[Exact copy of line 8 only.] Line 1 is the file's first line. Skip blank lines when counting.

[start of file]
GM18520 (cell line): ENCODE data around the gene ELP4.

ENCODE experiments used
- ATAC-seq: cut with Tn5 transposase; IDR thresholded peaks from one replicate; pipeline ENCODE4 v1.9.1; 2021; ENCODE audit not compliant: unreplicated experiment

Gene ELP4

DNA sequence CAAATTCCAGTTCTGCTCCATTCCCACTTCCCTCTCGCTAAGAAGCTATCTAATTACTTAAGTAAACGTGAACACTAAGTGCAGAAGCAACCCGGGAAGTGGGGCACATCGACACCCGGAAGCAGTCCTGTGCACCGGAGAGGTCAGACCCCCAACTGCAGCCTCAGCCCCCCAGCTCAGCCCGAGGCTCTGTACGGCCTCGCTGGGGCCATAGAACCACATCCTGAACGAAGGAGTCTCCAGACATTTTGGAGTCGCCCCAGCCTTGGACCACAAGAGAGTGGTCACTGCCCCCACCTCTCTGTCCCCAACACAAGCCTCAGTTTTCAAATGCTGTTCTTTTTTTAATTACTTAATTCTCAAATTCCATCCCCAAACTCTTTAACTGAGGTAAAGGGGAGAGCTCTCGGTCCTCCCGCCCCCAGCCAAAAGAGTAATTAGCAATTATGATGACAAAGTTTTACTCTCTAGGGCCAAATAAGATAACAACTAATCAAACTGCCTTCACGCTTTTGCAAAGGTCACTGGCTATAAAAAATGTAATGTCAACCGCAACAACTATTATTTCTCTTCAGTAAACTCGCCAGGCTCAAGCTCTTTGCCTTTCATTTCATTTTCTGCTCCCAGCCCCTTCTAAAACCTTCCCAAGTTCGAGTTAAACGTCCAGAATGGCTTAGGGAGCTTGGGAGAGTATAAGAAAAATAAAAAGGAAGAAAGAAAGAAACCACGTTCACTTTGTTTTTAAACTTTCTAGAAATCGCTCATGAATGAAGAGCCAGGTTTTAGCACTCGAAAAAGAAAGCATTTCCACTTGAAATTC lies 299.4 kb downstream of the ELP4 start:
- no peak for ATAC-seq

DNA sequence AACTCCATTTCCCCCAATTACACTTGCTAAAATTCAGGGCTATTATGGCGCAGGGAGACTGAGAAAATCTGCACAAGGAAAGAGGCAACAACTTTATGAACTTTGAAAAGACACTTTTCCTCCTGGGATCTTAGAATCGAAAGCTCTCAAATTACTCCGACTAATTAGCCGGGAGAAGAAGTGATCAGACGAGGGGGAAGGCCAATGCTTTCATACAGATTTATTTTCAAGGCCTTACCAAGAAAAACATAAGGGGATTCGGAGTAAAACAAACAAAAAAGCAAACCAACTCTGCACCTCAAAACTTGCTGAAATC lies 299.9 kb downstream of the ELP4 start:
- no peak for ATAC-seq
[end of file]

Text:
- no peak for ATAC-seq